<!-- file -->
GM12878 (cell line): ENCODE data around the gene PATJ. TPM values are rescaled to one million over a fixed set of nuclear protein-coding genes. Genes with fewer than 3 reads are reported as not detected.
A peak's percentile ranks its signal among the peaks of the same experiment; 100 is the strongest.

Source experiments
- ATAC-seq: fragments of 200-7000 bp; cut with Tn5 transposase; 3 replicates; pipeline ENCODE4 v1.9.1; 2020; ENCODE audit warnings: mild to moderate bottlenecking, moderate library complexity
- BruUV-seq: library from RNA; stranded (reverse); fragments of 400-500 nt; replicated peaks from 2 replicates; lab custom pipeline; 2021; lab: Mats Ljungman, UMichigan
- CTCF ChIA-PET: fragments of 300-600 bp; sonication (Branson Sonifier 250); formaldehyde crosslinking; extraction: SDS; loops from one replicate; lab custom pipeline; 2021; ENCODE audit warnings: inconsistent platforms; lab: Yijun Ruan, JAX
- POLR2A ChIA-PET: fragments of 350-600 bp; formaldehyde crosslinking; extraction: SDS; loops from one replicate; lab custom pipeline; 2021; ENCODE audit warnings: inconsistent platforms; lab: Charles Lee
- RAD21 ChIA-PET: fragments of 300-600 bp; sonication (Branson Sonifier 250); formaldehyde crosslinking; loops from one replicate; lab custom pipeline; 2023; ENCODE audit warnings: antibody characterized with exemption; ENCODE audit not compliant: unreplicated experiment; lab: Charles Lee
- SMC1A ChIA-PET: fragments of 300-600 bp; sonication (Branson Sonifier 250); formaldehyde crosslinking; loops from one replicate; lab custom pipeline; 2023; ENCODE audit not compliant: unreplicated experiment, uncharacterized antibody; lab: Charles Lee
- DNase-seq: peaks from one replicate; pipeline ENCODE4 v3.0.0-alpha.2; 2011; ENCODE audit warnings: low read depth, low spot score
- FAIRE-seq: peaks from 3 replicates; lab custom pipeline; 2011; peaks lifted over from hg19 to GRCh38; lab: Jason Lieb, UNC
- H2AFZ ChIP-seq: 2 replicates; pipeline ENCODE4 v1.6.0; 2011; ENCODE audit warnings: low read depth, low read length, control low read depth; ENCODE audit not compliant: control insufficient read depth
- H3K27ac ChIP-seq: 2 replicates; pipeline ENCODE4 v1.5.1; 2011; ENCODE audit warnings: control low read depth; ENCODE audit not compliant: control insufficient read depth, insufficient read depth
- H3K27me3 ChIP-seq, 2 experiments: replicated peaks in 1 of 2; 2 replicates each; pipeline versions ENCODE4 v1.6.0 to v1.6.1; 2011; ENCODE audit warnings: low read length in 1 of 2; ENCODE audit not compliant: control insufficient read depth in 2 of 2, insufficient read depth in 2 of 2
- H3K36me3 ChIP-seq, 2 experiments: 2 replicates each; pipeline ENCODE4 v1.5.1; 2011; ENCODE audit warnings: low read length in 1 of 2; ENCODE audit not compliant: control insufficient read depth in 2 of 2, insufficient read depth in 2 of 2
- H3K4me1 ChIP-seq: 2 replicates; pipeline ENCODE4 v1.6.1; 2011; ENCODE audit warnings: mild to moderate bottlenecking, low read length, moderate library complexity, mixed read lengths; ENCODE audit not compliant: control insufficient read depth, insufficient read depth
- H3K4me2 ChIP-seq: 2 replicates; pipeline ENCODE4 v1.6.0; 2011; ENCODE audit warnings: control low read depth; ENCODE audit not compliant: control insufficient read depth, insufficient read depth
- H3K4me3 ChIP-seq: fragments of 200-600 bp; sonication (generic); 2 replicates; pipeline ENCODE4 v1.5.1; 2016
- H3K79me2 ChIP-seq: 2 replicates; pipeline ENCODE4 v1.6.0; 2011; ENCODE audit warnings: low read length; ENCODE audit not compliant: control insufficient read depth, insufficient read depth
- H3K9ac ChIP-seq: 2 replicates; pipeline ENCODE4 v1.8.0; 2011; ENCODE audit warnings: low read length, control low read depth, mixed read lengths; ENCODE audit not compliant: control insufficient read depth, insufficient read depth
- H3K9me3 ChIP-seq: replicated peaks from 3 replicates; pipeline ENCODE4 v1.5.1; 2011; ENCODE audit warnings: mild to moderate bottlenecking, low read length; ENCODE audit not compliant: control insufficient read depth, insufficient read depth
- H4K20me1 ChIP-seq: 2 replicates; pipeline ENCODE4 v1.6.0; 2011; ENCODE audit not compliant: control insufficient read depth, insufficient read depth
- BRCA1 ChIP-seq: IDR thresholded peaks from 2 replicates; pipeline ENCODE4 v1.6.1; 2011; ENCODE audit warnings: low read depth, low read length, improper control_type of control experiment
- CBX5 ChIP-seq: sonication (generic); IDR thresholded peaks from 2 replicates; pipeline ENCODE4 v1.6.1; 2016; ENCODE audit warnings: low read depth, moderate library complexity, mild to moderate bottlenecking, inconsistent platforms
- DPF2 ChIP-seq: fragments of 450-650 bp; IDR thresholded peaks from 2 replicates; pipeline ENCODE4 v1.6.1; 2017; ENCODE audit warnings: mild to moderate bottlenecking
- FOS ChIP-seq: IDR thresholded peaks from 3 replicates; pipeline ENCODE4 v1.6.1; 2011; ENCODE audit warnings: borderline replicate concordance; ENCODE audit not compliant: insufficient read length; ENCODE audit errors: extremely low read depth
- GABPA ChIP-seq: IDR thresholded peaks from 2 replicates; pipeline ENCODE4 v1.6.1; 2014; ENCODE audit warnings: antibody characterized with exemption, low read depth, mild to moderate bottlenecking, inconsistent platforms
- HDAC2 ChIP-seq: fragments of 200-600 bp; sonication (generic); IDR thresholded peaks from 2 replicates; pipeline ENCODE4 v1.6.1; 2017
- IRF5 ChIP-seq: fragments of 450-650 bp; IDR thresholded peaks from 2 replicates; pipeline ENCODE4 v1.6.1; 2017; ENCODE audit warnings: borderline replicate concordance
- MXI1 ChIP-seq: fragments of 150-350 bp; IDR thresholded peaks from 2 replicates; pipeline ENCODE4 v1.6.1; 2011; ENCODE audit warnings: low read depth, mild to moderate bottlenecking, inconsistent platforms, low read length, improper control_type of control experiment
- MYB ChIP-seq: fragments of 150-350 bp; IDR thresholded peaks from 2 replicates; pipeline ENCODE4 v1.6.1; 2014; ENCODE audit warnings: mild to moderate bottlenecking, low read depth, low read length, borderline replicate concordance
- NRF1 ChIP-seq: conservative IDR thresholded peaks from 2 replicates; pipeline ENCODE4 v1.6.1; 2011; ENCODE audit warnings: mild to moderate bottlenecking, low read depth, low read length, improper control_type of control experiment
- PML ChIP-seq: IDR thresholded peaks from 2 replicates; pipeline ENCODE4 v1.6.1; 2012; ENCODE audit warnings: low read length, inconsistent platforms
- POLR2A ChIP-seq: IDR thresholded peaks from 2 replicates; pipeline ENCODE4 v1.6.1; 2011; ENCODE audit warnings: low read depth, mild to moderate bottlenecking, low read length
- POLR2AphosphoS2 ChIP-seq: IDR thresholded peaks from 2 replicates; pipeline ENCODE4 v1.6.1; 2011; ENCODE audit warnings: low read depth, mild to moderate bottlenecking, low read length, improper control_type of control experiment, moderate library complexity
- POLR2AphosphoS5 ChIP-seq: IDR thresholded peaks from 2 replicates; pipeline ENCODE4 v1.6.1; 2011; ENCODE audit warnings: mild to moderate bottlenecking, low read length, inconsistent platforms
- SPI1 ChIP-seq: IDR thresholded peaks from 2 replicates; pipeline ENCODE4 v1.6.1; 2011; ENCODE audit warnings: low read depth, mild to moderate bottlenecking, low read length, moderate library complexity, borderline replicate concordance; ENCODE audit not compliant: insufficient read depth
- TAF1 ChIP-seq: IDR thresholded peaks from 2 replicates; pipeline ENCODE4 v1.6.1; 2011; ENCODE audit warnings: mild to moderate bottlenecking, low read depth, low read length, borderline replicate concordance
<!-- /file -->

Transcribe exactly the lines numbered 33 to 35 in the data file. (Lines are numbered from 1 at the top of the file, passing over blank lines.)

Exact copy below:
- PML ChIP-seq: IDR thresholded peaks from 2 replicates; pipeline ENCODE4 v1.6.1; 2012; ENCODE audit warnings: low read length, inconsistent platforms
- POLR2A ChIP-seq: IDR thresholded peaks from 2 replicates; pipeline ENCODE4 v1.6.1; 2011; ENCODE audit warnings: low read depth, mild to moderate bottlenecking, low read length
- POLR2AphosphoS2 ChIP-seq: IDR thresholded peaks from 2 replicates; pipeline ENCODE4 v1.6.1; 2011; ENCODE audit warnings: low read depth, mild to moderate bottlenecking, low read length, improper control_type of control experiment, moderate library complexity